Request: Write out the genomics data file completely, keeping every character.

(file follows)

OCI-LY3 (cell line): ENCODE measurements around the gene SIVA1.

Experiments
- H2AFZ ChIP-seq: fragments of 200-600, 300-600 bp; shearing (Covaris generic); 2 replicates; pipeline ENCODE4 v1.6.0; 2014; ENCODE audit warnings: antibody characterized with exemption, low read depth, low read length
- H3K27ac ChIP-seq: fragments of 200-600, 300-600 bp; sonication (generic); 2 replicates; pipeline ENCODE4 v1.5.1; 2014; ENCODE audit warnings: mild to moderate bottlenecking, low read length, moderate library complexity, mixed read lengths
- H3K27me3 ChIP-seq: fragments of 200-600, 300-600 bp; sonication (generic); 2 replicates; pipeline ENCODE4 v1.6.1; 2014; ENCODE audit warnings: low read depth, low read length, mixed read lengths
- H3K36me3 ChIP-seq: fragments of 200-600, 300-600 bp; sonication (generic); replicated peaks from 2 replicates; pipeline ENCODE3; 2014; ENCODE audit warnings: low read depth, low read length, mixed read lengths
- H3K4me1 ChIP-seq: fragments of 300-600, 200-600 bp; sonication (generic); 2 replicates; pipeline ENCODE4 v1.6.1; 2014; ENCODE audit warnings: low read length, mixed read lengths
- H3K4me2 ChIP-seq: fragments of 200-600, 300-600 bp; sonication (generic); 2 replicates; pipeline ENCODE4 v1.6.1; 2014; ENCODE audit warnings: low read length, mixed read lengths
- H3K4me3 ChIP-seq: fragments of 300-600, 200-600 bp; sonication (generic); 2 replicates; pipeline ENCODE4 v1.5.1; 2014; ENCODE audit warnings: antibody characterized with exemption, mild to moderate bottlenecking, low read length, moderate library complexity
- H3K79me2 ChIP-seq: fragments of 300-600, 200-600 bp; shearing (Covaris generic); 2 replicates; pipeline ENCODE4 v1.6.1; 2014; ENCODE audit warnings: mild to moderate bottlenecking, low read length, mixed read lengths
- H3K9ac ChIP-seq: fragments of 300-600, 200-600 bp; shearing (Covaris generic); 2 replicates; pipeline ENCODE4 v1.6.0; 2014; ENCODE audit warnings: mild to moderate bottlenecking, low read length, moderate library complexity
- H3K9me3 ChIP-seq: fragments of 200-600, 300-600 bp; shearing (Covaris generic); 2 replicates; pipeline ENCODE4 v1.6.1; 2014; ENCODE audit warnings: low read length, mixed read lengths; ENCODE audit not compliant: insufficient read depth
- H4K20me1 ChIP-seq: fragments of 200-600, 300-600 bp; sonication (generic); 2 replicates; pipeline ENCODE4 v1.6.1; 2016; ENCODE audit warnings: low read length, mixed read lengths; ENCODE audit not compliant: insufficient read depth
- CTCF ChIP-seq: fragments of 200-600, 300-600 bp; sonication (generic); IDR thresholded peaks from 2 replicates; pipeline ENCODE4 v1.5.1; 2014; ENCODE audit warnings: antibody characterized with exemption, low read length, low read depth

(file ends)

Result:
OCI-LY3 (cell line): ENCODE measurements around the gene SIVA1.

Experiments
- H2AFZ ChIP-seq: fragments of 200-600, 300-600 bp; shearing (Covaris generic); 2 replicates; pipeline ENCODE4 v1.6.0; 2014; ENCODE audit warnings: antibody characterized with exemption, low read depth, low read length
- H3K27ac ChIP-seq: fragments of 200-600, 300-600 bp; sonication (generic); 2 replicates; pipeline ENCODE4 v1.5.1; 2014; ENCODE audit warnings: mild to moderate bottlenecking, low read length, moderate library complexity, mixed read lengths
- H3K27me3 ChIP-seq: fragments of 200-600, 300-600 bp; sonication (generic); 2 replicates; pipeline ENCODE4 v1.6.1; 2014; ENCODE audit warnings: low read depth, low read length, mixed read lengths
- H3K36me3 ChIP-seq: fragments of 200-600, 300-600 bp; sonication (generic); replicated peaks from 2 replicates; pipeline ENCODE3; 2014; ENCODE audit warnings: low read depth, low read length, mixed read lengths
- H3K4me1 ChIP-seq: fragments of 300-600, 200-600 bp; sonication (generic); 2 replicates; pipeline ENCODE4 v1.6.1; 2014; ENCODE audit warnings: low read length, mixed read lengths
- H3K4me2 ChIP-seq: fragments of 200-600, 300-600 bp; sonication (generic); 2 replicates; pipeline ENCODE4 v1.6.1; 2014; ENCODE audit warnings: low read length, mixed read lengths
- H3K4me3 ChIP-seq: fragments of 300-600, 200-600 bp; sonication (generic); 2 replicates; pipeline ENCODE4 v1.5.1; 2014; ENCODE audit warnings: antibody characterized with exemption, mild to moderate bottlenecking, low read length, moderate library complexity
- H3K79me2 ChIP-seq: fragments of 300-600, 200-600 bp; shearing (Covaris generic); 2 replicates; pipeline ENCODE4 v1.6.1; 2014; ENCODE audit warnings: mild to moderate bottlenecking, low read length, mixed read lengths
- H3K9ac ChIP-seq: fragments of 300-600, 200-600 bp; shearing (Covaris generic); 2 replicates; pipeline ENCODE4 v1.6.0; 2014; ENCODE audit warnings: mild to moderate bottlenecking, low read length, moderate library complexity
- H3K9me3 ChIP-seq: fragments of 200-600, 300-600 bp; shearing (Covaris generic); 2 replicates; pipeline ENCODE4 v1.6.1; 2014; ENCODE audit warnings: low read length, mixed read lengths; ENCODE audit not compliant: insufficient read depth
- H4K20me1 ChIP-seq: fragments of 200-600, 300-600 bp; sonication (generic); 2 replicates; pipeline ENCODE4 v1.6.1; 2016; ENCODE audit warnings: low read length, mixed read lengths; ENCODE audit not compliant: insufficient read depth
- CTCF ChIP-seq: fragments of 200-600, 300-600 bp; sonication (generic); IDR thresholded peaks from 2 replicates; pipeline ENCODE4 v1.5.1; 2014; ENCODE audit warnings: antibody characterized with exemption, low read length, low read depth